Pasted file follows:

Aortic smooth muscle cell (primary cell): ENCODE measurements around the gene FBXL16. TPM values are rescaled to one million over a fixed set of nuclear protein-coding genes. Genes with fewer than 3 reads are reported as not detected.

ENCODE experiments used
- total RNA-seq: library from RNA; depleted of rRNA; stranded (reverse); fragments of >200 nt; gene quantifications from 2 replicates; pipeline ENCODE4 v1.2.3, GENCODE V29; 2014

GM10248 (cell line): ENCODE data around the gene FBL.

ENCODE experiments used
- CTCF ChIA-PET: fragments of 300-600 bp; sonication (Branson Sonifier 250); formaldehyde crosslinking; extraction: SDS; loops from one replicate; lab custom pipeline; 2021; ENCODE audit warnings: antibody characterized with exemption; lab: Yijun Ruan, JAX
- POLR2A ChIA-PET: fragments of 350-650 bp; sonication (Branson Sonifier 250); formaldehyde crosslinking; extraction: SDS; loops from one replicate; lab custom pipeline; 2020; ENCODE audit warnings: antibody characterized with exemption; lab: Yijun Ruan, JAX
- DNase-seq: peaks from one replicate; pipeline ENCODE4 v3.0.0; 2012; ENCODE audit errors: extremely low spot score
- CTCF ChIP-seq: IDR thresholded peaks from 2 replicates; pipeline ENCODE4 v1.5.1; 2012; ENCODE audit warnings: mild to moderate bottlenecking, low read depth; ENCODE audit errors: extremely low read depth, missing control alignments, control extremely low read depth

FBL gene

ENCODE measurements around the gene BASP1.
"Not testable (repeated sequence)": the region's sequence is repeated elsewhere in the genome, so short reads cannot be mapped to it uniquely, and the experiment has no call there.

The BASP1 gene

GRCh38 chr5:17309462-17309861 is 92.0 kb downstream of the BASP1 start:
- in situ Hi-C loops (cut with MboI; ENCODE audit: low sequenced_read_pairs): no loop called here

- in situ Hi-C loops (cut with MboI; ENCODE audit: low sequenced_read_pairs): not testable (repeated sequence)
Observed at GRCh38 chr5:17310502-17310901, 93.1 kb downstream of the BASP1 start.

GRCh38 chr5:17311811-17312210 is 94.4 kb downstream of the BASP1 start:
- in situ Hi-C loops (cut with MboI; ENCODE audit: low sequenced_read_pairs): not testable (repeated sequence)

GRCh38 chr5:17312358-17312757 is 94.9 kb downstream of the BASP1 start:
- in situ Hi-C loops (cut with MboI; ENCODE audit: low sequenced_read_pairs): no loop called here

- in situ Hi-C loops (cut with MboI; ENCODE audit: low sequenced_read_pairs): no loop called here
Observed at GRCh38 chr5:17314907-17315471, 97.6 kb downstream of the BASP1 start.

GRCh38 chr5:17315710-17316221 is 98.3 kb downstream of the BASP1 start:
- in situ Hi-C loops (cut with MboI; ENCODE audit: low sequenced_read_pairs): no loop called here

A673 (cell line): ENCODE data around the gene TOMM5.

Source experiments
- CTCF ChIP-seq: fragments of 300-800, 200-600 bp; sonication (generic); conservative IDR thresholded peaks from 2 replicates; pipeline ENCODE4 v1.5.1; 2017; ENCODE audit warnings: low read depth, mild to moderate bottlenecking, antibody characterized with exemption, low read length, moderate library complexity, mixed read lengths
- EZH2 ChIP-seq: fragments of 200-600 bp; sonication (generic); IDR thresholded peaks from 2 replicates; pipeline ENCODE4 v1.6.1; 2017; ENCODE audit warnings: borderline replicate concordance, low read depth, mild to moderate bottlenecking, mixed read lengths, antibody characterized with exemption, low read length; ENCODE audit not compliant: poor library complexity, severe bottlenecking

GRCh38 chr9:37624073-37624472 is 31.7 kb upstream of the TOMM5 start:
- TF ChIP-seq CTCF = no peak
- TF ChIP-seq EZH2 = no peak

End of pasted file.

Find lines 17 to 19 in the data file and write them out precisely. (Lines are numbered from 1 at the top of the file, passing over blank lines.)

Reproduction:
Observed at GRCh38 chr5:17310502-17310901, 93.1 kb downstream of the BASP1 start.

GRCh38 chr5:17311811-17312210 is 94.4 kb downstream of the BASP1 start:
- in situ Hi-C loops (cut with MboI; ENCODE audit: low sequenced_read_pairs): not testable (repeated sequence)